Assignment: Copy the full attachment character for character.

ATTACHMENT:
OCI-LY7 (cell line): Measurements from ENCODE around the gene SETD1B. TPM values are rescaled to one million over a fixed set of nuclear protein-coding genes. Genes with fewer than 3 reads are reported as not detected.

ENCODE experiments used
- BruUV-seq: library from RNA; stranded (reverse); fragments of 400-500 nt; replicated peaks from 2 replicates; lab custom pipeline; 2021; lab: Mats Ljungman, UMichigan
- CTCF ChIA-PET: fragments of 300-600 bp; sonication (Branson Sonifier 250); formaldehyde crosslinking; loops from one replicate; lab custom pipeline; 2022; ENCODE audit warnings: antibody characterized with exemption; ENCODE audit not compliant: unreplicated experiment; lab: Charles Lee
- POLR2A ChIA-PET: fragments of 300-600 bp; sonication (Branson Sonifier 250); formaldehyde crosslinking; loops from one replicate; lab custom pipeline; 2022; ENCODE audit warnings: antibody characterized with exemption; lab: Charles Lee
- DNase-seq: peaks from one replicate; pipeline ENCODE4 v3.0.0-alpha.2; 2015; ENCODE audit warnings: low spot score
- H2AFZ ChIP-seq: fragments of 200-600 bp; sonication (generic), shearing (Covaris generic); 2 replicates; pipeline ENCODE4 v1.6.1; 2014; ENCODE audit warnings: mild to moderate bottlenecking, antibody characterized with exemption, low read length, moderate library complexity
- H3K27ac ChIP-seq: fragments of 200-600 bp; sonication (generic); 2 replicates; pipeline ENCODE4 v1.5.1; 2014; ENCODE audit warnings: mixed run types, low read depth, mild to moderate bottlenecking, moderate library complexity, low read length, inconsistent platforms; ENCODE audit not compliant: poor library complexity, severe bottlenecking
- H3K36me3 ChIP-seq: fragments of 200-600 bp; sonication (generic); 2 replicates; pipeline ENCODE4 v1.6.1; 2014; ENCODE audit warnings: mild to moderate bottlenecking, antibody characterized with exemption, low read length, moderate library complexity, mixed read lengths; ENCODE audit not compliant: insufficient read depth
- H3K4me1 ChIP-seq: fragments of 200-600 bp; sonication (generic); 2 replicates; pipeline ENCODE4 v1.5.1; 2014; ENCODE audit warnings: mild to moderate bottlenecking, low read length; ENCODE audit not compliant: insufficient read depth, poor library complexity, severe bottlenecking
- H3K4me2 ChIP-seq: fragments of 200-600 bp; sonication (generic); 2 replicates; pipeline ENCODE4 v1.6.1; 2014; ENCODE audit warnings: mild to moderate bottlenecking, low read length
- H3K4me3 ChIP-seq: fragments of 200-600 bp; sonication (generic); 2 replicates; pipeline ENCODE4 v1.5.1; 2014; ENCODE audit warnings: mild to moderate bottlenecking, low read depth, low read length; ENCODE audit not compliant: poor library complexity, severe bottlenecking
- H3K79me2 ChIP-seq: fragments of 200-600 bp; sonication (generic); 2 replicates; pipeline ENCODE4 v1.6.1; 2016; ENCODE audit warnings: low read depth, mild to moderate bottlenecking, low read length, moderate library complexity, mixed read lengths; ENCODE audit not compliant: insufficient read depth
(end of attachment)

OCI-LY7 (cell line): Measurements from ENCODE around the gene SETD1B. TPM values are rescaled to one million over a fixed set of nuclear protein-coding genes. Genes with fewer than 3 reads are reported as not detected.

ENCODE experiments used
- BruUV-seq: library from RNA; stranded (reverse); fragments of 400-500 nt; replicated peaks from 2 replicates; lab custom pipeline; 2021; lab: Mats Ljungman, UMichigan
- CTCF ChIA-PET: fragments of 300-600 bp; sonication (Branson Sonifier 250); formaldehyde crosslinking; loops from one replicate; lab custom pipeline; 2022; ENCODE audit warnings: antibody characterized with exemption; ENCODE audit not compliant: unreplicated experiment; lab: Charles Lee
- POLR2A ChIA-PET: fragments of 300-600 bp; sonication (Branson Sonifier 250); formaldehyde crosslinking; loops from one replicate; lab custom pipeline; 2022; ENCODE audit warnings: antibody characterized with exemption; lab: Charles Lee
- DNase-seq: peaks from one replicate; pipeline ENCODE4 v3.0.0-alpha.2; 2015; ENCODE audit warnings: low spot score
- H2AFZ ChIP-seq: fragments of 200-600 bp; sonication (generic), shearing (Covaris generic); 2 replicates; pipeline ENCODE4 v1.6.1; 2014; ENCODE audit warnings: mild to moderate bottlenecking, antibody characterized with exemption, low read length, moderate library complexity
- H3K27ac ChIP-seq: fragments of 200-600 bp; sonication (generic); 2 replicates; pipeline ENCODE4 v1.5.1; 2014; ENCODE audit warnings: mixed run types, low read depth, mild to moderate bottlenecking, moderate library complexity, low read length, inconsistent platforms; ENCODE audit not compliant: poor library complexity, severe bottlenecking
- H3K36me3 ChIP-seq: fragments of 200-600 bp; sonication (generic); 2 replicates; pipeline ENCODE4 v1.6.1; 2014; ENCODE audit warnings: mild to moderate bottlenecking, antibody characterized with exemption, low read length, moderate library complexity, mixed read lengths; ENCODE audit not compliant: insufficient read depth
- H3K4me1 ChIP-seq: fragments of 200-600 bp; sonication (generic); 2 replicates; pipeline ENCODE4 v1.5.1; 2014; ENCODE audit warnings: mild to moderate bottlenecking, low read length; ENCODE audit not compliant: insufficient read depth, poor library complexity, severe bottlenecking
- H3K4me2 ChIP-seq: fragments of 200-600 bp; sonication (generic); 2 replicates; pipeline ENCODE4 v1.6.1; 2014; ENCODE audit warnings: mild to moderate bottlenecking, low read length
- H3K4me3 ChIP-seq: fragments of 200-600 bp; sonication (generic); 2 replicates; pipeline ENCODE4 v1.5.1; 2014; ENCODE audit warnings: mild to moderate bottlenecking, low read depth, low read length; ENCODE audit not compliant: poor library complexity, severe bottlenecking
- H3K79me2 ChIP-seq: fragments of 200-600 bp; sonication (generic); 2 replicates; pipeline ENCODE4 v1.6.1; 2016; ENCODE audit warnings: low read depth, mild to moderate bottlenecking, low read length, moderate library complexity, mixed read lengths; ENCODE audit not compliant: insufficient read depth